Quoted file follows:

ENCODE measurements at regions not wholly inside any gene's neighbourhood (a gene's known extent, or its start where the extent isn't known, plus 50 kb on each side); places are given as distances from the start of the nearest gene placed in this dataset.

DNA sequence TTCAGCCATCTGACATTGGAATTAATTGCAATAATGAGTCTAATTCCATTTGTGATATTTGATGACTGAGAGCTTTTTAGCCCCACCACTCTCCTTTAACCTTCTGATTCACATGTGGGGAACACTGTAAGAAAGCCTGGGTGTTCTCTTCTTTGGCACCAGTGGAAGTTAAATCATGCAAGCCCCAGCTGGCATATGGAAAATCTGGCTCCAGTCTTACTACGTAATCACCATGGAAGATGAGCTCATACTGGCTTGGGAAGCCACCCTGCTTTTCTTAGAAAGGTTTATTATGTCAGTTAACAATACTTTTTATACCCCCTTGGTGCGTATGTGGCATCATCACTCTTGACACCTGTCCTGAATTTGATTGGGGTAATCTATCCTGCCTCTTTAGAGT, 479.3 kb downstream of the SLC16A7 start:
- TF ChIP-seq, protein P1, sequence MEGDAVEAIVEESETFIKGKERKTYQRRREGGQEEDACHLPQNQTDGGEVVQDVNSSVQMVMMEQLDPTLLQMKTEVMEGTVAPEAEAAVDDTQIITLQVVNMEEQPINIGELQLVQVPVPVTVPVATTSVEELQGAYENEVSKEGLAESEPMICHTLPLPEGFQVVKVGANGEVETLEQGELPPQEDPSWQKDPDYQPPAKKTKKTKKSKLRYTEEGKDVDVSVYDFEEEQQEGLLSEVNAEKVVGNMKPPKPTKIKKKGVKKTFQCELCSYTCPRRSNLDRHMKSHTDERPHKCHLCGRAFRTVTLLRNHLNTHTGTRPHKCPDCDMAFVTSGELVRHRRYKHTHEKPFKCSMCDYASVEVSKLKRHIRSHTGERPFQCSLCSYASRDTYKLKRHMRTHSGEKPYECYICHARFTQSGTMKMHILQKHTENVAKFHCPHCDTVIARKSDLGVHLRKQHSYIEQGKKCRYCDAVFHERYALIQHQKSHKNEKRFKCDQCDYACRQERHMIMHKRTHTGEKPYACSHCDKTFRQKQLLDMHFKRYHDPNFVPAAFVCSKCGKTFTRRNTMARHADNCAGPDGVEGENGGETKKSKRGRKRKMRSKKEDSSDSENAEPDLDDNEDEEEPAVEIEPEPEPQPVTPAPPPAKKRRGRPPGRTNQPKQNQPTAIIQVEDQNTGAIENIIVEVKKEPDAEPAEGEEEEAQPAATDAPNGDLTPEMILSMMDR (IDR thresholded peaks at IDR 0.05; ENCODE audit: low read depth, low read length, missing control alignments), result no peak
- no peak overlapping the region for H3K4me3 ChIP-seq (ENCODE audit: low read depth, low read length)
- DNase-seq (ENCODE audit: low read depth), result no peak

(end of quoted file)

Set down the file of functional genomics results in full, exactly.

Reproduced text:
ENCODE measurements at regions not wholly inside any gene's neighbourhood (a gene's known extent, or its start where the extent isn't known, plus 50 kb on each side); places are given as distances from the start of the nearest gene placed in this dataset.

DNA sequence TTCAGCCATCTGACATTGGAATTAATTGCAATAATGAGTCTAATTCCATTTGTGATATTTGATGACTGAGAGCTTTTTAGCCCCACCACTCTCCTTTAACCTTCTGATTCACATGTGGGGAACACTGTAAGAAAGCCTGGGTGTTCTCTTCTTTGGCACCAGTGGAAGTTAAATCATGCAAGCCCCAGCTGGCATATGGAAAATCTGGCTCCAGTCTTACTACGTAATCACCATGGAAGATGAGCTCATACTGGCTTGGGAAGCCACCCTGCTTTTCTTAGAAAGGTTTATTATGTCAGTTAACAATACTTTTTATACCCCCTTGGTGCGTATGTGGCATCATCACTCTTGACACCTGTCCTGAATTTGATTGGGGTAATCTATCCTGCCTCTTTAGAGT, 479.3 kb downstream of the SLC16A7 start:
- TF ChIP-seq, protein P1, sequence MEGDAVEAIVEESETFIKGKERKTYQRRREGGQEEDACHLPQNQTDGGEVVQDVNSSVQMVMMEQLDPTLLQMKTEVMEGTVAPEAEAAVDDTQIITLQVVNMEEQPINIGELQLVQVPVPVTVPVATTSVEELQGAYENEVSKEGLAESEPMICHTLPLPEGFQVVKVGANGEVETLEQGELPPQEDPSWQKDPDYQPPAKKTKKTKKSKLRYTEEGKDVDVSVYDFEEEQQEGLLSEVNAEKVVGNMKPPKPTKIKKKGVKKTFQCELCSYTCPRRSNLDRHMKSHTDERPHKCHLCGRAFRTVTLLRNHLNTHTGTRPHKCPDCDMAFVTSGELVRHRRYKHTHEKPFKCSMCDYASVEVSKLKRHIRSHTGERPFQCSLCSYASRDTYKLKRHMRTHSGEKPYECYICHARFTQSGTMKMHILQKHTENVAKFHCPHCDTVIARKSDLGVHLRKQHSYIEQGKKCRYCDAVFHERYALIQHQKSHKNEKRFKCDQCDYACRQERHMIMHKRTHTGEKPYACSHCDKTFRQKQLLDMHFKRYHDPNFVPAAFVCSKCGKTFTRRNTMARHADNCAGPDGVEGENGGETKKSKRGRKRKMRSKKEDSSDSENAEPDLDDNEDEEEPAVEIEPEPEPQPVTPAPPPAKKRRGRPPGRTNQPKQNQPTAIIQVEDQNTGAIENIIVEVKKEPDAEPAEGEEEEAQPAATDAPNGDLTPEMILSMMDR (IDR thresholded peaks at IDR 0.05; ENCODE audit: low read depth, low read length, missing control alignments), result no peak
- no peak overlapping the region for H3K4me3 ChIP-seq (ENCODE audit: low read depth, low read length)
- DNase-seq (ENCODE audit: low read depth), result no peak